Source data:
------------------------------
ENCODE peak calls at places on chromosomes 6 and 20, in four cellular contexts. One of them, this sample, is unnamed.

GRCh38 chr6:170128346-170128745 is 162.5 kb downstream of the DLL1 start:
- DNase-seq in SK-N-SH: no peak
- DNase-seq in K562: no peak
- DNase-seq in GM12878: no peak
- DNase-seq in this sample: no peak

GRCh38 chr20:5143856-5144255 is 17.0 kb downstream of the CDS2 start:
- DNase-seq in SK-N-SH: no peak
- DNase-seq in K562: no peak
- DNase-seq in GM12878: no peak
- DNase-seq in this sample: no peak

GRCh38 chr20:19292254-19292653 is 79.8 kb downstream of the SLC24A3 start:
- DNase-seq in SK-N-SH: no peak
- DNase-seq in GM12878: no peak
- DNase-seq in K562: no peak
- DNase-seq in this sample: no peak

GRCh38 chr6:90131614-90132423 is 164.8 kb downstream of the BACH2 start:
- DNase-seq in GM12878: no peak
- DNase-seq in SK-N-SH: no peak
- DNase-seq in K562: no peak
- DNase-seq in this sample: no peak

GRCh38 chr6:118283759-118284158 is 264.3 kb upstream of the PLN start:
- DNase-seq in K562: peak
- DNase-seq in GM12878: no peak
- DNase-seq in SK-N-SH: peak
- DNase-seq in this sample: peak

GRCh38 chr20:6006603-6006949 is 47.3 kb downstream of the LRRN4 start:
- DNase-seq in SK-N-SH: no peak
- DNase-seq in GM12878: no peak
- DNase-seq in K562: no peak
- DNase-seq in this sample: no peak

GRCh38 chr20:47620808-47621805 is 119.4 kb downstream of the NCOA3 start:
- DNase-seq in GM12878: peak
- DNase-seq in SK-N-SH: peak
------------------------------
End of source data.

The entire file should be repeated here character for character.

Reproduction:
ENCODE peak calls at places on chromosomes 6 and 20, in four cellular contexts. One of them, this sample, is unnamed.

GRCh38 chr6:170128346-170128745 is 162.5 kb downstream of the DLL1 start:
- DNase-seq in SK-N-SH: no peak
- DNase-seq in K562: no peak
- DNase-seq in GM12878: no peak
- DNase-seq in this sample: no peak

GRCh38 chr20:5143856-5144255 is 17.0 kb downstream of the CDS2 start:
- DNase-seq in SK-N-SH: no peak
- DNase-seq in K562: no peak
- DNase-seq in GM12878: no peak
- DNase-seq in this sample: no peak

GRCh38 chr20:19292254-19292653 is 79.8 kb downstream of the SLC24A3 start:
- DNase-seq in SK-N-SH: no peak
- DNase-seq in GM12878: no peak
- DNase-seq in K562: no peak
- DNase-seq in this sample: no peak

GRCh38 chr6:90131614-90132423 is 164.8 kb downstream of the BACH2 start:
- DNase-seq in GM12878: no peak
- DNase-seq in SK-N-SH: no peak
- DNase-seq in K562: no peak
- DNase-seq in this sample: no peak

GRCh38 chr6:118283759-118284158 is 264.3 kb upstream of the PLN start:
- DNase-seq in K562: peak
- DNase-seq in GM12878: no peak
- DNase-seq in SK-N-SH: peak
- DNase-seq in this sample: peak

GRCh38 chr20:6006603-6006949 is 47.3 kb downstream of the LRRN4 start:
- DNase-seq in SK-N-SH: no peak
- DNase-seq in GM12878: no peak
- DNase-seq in K562: no peak
- DNase-seq in this sample: no peak

GRCh38 chr20:47620808-47621805 is 119.4 kb downstream of the NCOA3 start:
- DNase-seq in GM12878: peak
- DNase-seq in SK-N-SH: peak